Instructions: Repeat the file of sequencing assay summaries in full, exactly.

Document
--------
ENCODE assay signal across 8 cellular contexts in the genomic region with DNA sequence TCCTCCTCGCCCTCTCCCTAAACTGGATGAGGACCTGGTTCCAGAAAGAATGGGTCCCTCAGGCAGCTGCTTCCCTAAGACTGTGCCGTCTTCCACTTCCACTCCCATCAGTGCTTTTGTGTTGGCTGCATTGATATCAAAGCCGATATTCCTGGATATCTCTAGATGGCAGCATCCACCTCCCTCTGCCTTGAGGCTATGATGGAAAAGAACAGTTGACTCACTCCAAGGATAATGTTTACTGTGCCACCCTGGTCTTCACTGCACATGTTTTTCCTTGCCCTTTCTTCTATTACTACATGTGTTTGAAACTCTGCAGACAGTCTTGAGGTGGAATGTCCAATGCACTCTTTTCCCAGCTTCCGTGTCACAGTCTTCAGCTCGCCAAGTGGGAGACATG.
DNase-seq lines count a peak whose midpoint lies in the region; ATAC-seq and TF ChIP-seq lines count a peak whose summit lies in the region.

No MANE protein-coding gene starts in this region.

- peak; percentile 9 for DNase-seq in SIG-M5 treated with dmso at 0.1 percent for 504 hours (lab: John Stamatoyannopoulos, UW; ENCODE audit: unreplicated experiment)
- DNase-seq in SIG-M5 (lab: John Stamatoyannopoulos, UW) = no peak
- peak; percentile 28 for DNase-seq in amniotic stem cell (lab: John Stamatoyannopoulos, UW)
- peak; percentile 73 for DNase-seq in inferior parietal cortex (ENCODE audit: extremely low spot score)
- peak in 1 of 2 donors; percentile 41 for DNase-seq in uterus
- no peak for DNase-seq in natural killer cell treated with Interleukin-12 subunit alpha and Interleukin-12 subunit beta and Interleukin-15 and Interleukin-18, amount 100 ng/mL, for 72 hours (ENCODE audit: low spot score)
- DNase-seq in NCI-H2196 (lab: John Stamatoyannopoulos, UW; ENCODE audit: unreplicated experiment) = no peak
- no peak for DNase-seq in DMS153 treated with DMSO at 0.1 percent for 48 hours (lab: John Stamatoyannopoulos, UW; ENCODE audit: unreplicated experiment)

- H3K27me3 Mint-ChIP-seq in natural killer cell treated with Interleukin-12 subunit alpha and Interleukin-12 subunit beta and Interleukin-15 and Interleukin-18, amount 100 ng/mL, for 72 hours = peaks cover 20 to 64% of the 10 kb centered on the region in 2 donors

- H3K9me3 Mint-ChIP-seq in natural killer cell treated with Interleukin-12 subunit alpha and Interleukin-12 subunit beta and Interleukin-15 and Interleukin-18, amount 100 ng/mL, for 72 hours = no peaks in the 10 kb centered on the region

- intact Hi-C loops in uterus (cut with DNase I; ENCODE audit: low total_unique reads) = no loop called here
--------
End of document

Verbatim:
ENCODE assay signal across 8 cellular contexts in the genomic region with DNA sequence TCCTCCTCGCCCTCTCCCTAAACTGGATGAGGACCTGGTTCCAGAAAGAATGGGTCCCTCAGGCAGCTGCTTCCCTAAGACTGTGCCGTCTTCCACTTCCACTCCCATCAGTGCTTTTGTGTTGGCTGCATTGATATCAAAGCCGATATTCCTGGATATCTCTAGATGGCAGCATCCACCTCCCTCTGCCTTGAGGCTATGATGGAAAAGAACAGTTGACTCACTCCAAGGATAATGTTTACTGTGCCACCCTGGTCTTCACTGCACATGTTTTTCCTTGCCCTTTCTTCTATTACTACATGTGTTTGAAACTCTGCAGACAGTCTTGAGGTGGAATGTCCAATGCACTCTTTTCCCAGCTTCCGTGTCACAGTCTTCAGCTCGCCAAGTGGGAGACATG.
DNase-seq lines count a peak whose midpoint lies in the region; ATAC-seq and TF ChIP-seq lines count a peak whose summit lies in the region.

No MANE protein-coding gene starts in this region.

- peak; percentile 9 for DNase-seq in SIG-M5 treated with dmso at 0.1 percent for 504 hours (lab: John Stamatoyannopoulos, UW; ENCODE audit: unreplicated experiment)
- DNase-seq in SIG-M5 (lab: John Stamatoyannopoulos, UW) = no peak
- peak; percentile 28 for DNase-seq in amniotic stem cell (lab: John Stamatoyannopoulos, UW)
- peak; percentile 73 for DNase-seq in inferior parietal cortex (ENCODE audit: extremely low spot score)
- peak in 1 of 2 donors; percentile 41 for DNase-seq in uterus
- no peak for DNase-seq in natural killer cell treated with Interleukin-12 subunit alpha and Interleukin-12 subunit beta and Interleukin-15 and Interleukin-18, amount 100 ng/mL, for 72 hours (ENCODE audit: low spot score)
- DNase-seq in NCI-H2196 (lab: John Stamatoyannopoulos, UW; ENCODE audit: unreplicated experiment) = no peak
- no peak for DNase-seq in DMS153 treated with DMSO at 0.1 percent for 48 hours (lab: John Stamatoyannopoulos, UW; ENCODE audit: unreplicated experiment)

- H3K27me3 Mint-ChIP-seq in natural killer cell treated with Interleukin-12 subunit alpha and Interleukin-12 subunit beta and Interleukin-15 and Interleukin-18, amount 100 ng/mL, for 72 hours = peaks cover 20 to 64% of the 10 kb centered on the region in 2 donors

- H3K9me3 Mint-ChIP-seq in natural killer cell treated with Interleukin-12 subunit alpha and Interleukin-12 subunit beta and Interleukin-15 and Interleukin-18, amount 100 ng/mL, for 72 hours = no peaks in the 10 kb centered on the region

- intact Hi-C loops in uterus (cut with DNase I; ENCODE audit: low total_unique reads) = no loop called here